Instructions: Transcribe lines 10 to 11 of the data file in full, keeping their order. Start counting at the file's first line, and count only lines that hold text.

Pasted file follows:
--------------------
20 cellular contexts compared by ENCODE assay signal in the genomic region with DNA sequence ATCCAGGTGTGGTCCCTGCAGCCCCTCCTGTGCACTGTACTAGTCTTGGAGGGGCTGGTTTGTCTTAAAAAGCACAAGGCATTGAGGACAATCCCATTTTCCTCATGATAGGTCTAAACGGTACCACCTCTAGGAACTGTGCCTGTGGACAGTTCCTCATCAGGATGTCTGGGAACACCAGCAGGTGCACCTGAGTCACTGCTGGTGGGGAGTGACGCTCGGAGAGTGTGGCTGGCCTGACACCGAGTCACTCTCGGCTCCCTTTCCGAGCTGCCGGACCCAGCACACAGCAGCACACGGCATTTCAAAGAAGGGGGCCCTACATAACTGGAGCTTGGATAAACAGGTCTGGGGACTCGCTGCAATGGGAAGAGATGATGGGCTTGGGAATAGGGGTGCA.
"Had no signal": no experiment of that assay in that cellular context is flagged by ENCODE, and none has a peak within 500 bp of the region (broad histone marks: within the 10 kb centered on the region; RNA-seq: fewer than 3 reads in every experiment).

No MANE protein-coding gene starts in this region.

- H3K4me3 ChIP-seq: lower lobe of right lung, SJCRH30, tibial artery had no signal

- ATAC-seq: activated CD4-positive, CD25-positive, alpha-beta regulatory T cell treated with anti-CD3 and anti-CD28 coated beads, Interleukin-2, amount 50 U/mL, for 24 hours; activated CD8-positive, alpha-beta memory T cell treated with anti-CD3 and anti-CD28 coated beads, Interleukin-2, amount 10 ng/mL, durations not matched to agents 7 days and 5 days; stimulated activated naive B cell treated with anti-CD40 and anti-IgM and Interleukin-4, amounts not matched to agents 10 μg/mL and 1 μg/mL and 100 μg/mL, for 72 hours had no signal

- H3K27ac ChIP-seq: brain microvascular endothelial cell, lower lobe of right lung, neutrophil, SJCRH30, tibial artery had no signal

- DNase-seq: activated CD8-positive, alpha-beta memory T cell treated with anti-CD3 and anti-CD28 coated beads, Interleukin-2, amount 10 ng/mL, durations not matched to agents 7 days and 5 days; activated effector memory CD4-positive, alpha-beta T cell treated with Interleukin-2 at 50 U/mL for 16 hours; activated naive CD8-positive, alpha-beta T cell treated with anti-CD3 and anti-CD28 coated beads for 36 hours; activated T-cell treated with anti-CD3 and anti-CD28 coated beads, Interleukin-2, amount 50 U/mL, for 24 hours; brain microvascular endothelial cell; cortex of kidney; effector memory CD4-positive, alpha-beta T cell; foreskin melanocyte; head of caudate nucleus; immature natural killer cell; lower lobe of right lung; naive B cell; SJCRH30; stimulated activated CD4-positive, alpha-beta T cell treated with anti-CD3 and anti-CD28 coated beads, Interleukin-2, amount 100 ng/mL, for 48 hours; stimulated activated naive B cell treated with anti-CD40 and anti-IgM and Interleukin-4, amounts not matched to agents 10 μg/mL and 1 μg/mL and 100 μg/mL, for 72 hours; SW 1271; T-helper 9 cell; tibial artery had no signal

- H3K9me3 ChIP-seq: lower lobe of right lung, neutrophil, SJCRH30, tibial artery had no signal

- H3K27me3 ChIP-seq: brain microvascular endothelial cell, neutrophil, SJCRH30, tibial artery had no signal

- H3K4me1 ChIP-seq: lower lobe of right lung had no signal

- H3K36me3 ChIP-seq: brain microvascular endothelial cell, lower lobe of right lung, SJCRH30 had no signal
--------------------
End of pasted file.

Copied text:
- H3K4me1 ChIP-seq: lower lobe of right lung had no signal

- H3K36me3 ChIP-seq: brain microvascular endothelial cell, lower lobe of right lung, SJCRH30 had no signal